Tuesday, March 2, 2010

The More Things Change, the More They Stay the Same

With spring training now officially upon us, it's time for this year's 2010 baseball season to begin. With every passing baseball season, the drama continues to build. Will a new team make the playoffs this year? Will someone else win the world series? Will the Pittsburgh Pirates finish above .500? Will the Royals draw more than 12,000 fans a game? Will the Braves make the playoffs and still not sell out? Really, the main question is how many games you think this year's Yankees/Phillies world series is going to go. 4? 5? 6...7? Looking back, there hasn't been a 7 game (good) world series since 2002 (8 years ago), when the Angels and Giants went the full 7 games in a terrific world series that I will never forget. Since then, there's been a lot to forget, and baseball has no one to blame but itself. With no salary cap comes no parody, and with no parody, teams will continue to lose fans like Obama loses supporters. Sadly, this lack of competition is not just a 21st century problem. It truly dates back to the 1920s, when the dead ball became the live ball, and the money started rolling in. With that in mind, I'd like to share with you a few facts about some truly pathetic baseball teams that somehow still have enough fans to remain in the league.

The Kansas City Royals. Where to start? Well, they did win a world series (their only one) in 1985. Unfortunately, the last time they made the playoffs was 1985. In case you're bad at math, that's a 25 year drought. In case you were wondering, since 1985, the Yankees, Red Sox, Angels, Cardinals, Braves have made it to the playoffs a combined 65 times. We all know the Cubs haven't won a world series since 1908, but did you know that between 1945 and 1984 they didn't even reach the postseason? Similarily, the Indians have not won a world series since 1948, but did you also know that between 1954 and 1995 Indians fans (whatever few remaining) did not witness their team play past the regular season? The Pirates are a story all unto themselves. They just set a record last year with their 17th consecutive losing season, and things still do not look bright in Pittsburgh. Brand new ball parks (beautiful, I might add) just aren't as appealing when the fans go to games dressed as seats. Oh, and the Milwaukee Brewers. Considering they've been in the league since 1970 (1969 as the Seattle Pilots), it's kind of embarrassing to think that they have only reached the playoffs 3 times. The storied Cincinatti Reds, the oldest team in baseball history, starting play in 1869, haven't reached the playoffs since 1995. But they too had their struggles during Baseball's "boom period," going from 1940 to 1970 with exactly 1 playoff appearance. Another team that deserves mention is the Philadelphia Phillies. Their recent success may have fooled some young baseball fans about their team history, but the fact is it was not so bright. The Phillies, to this day, are the oldest team in baseball to have the same name, going back to 1882 (The Reds were originally the Red Stockings). They also became the first team in professional sports to lose 10,000 games. Between 1915 and 1976, the Phillies went to the playoffs once, which consisted of a 4 game world series sweep at the hands of the Yankees. When they won their first world series in 1980, it was the first time in 98 years as a franchise that they were able to do so. But while all these teams were doing so bad during baseball's golden era, who was doing well? The Yankees. As everyone knows, because Yankee fans let everyone know all the time, their team has 27 world championships. Which, if you do the math, is one championship every 4 years. They have also been to the world series 40 times, meaning that the Yankees have played in almost half of every world series game ever played. But why is it that one team could have so much success and most everyone else could be so bad? Why does no one seem to care? Well, people used to care, but any sense of caring was beaten out of them by sheer time and failure. Just look around the league at teams with no money, and look at the empty seats. With no salary cap, there's no parody, and when nothing ever changes, there's no more room for hope, and hope is the reason people follow sports. Baseball may be America's pastime, but only politically. Baseball is representative of America's Guilded Age, when so many people suffered while handfuls of men smoked cigars made of 20 dollar bills. And no, baseball fans, Bud Selig cannot hear you.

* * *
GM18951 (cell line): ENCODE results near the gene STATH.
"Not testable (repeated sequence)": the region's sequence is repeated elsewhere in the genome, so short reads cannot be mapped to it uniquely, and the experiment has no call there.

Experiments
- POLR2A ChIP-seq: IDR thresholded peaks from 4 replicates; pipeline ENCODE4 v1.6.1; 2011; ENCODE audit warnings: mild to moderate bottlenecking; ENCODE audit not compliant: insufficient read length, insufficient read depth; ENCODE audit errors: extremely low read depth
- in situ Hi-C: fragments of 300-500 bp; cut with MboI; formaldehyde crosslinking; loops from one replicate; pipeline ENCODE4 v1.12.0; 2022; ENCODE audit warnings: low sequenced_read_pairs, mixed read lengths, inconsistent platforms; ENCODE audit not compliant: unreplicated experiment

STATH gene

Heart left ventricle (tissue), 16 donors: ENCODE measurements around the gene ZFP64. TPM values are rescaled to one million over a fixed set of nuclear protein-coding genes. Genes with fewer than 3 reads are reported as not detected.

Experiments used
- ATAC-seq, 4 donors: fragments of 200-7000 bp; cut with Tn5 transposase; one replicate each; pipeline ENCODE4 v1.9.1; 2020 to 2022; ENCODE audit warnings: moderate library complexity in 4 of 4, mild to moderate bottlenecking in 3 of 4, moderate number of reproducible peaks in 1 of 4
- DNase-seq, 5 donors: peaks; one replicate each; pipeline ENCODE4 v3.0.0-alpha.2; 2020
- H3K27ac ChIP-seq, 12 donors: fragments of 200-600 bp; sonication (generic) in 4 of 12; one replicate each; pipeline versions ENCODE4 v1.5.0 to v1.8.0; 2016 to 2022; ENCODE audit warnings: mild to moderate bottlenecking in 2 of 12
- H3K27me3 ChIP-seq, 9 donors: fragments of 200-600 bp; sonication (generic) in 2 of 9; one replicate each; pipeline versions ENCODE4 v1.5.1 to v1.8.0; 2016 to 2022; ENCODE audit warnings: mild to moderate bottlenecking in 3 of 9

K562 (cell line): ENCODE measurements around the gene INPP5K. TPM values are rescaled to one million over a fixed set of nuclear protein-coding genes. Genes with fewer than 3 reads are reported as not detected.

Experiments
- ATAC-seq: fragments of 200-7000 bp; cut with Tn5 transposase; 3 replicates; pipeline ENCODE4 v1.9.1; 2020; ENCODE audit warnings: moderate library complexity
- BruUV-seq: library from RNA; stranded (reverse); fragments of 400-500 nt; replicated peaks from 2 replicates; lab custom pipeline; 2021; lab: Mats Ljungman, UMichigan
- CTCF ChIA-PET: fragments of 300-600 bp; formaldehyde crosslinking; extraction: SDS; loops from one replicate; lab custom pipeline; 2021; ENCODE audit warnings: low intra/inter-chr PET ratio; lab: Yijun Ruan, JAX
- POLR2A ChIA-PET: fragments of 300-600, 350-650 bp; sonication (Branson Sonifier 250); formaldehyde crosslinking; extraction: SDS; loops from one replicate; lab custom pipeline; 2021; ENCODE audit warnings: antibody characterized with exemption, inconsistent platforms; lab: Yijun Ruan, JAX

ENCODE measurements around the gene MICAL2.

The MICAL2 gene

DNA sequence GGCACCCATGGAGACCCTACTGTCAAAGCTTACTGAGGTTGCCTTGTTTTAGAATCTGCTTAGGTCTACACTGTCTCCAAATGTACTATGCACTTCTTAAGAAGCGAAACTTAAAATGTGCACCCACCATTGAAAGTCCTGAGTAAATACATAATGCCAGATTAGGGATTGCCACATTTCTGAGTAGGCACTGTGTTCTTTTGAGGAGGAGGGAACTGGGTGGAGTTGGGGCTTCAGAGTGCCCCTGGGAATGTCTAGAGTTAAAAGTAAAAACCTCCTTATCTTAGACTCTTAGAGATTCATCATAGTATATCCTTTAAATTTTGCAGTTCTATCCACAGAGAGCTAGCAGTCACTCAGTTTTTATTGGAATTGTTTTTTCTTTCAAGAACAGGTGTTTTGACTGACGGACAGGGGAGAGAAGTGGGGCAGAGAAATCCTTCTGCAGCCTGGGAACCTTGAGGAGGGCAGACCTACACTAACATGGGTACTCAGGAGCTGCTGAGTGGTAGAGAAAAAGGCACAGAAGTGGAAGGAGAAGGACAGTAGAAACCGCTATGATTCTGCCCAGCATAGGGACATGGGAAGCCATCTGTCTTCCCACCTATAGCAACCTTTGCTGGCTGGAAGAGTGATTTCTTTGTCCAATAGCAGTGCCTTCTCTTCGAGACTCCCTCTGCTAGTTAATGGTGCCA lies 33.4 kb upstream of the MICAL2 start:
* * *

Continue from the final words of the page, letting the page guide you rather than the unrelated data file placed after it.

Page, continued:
Post a Comment


We have special treat for all you ETS Daily out there, in conjunction with one of our web associates,


For all readers who sign up over there and attend one of the online give-aways, you will get six (6) FREE codes for players from your favorite NBA team!!!

You can whisper the secret code
to AdrenalynXL in the thread ETS Daily Promotion to be recognized as part of the promotion.

Welcome To Minus the ETS

Minus the ETS is a sports news blog dedicated to the sports that ESPN and your local news decide to leave out. Everything from the NBA to professional wrestling, now with movie reviews!!!

Coming Soon:
Learn a Foreign Language Articles!!!
Countdowns of the Best Players!!!
Why Lebron is Better than Everything Else!!!
Play-by-Play Breakdown of Taco Bell Superbowl Ad!!!
and as always more ridiculous sports!!!


"I read your articles on ETS Daily a few days ago....you're a good writer...there was good stuff there..i didnt know someof teh stuff you were talking about but it was still interesting and I am offically a fan lol:)" - Beyond devoted anonymous reader